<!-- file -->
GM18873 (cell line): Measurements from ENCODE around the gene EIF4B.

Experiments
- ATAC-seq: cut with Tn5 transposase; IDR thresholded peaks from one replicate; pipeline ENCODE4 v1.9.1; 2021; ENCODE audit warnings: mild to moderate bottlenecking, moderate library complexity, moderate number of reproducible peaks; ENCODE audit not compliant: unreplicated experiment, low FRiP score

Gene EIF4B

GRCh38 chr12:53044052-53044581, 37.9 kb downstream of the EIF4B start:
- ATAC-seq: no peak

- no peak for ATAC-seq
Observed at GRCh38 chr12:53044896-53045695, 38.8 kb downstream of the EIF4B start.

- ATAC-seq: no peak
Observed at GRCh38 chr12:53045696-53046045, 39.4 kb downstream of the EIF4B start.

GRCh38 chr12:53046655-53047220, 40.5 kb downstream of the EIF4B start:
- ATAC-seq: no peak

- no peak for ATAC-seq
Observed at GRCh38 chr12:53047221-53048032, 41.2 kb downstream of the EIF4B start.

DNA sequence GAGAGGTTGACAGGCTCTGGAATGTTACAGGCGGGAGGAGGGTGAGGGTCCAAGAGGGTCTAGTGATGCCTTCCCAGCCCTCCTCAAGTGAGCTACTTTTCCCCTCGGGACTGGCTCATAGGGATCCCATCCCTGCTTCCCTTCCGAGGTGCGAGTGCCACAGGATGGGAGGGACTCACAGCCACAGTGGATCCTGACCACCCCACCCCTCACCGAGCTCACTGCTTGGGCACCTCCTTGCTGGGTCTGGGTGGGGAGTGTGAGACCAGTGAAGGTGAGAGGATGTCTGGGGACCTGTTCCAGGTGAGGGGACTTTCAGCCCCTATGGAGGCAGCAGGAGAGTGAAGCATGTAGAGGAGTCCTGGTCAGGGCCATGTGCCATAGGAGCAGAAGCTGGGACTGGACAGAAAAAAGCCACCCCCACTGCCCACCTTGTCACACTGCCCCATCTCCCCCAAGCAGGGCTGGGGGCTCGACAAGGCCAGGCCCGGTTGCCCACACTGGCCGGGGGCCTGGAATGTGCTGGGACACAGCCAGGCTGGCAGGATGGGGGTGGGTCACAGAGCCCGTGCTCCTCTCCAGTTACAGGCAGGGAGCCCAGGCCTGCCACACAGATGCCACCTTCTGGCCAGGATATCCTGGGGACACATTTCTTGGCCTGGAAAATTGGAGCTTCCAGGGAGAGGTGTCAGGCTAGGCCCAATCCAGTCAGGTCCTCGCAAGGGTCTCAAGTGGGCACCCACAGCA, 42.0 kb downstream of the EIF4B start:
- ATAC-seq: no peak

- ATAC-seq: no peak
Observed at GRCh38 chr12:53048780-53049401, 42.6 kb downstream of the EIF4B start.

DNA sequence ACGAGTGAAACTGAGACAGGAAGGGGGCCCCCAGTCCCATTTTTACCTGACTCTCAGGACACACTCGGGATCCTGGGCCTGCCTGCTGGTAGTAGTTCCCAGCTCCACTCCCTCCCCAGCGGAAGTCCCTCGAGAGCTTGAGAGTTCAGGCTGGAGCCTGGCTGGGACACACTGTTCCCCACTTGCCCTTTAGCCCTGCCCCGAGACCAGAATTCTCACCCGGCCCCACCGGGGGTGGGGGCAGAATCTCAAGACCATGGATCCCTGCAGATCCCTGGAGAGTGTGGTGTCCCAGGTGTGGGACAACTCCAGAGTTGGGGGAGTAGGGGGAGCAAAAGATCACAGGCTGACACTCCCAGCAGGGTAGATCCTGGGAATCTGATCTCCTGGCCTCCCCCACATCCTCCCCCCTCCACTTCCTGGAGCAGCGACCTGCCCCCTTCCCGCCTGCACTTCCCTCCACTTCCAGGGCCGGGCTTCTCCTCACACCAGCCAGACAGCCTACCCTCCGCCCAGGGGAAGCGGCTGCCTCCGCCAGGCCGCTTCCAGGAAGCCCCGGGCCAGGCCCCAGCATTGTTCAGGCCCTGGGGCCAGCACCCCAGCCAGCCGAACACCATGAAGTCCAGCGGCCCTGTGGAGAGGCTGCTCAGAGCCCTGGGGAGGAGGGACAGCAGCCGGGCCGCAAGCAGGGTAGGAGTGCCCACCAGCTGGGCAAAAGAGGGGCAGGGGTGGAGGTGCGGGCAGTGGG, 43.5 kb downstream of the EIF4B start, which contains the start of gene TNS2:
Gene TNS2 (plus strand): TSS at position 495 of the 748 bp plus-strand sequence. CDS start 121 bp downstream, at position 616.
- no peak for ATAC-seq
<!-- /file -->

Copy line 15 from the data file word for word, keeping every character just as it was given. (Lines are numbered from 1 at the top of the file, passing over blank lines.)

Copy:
DNA sequence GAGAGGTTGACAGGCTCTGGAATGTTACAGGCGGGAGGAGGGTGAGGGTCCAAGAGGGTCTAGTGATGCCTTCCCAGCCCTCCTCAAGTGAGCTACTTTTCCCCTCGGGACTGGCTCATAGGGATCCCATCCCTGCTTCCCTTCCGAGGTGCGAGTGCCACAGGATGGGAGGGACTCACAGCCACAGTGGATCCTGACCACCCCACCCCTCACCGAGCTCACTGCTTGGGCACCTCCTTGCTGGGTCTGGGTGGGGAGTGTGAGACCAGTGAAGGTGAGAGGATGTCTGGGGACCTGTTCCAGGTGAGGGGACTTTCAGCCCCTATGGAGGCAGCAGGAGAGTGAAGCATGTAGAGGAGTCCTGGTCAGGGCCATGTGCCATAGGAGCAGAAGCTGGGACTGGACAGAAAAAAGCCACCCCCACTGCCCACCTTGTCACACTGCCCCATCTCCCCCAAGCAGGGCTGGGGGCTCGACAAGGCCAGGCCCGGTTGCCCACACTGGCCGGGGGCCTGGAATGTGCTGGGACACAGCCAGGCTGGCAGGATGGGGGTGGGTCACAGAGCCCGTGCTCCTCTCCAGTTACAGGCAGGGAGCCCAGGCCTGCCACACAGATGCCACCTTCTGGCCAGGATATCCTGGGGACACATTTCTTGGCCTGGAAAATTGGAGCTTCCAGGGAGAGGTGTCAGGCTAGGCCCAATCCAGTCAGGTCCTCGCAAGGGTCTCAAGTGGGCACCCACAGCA, 42.0 kb downstream of the EIF4B start: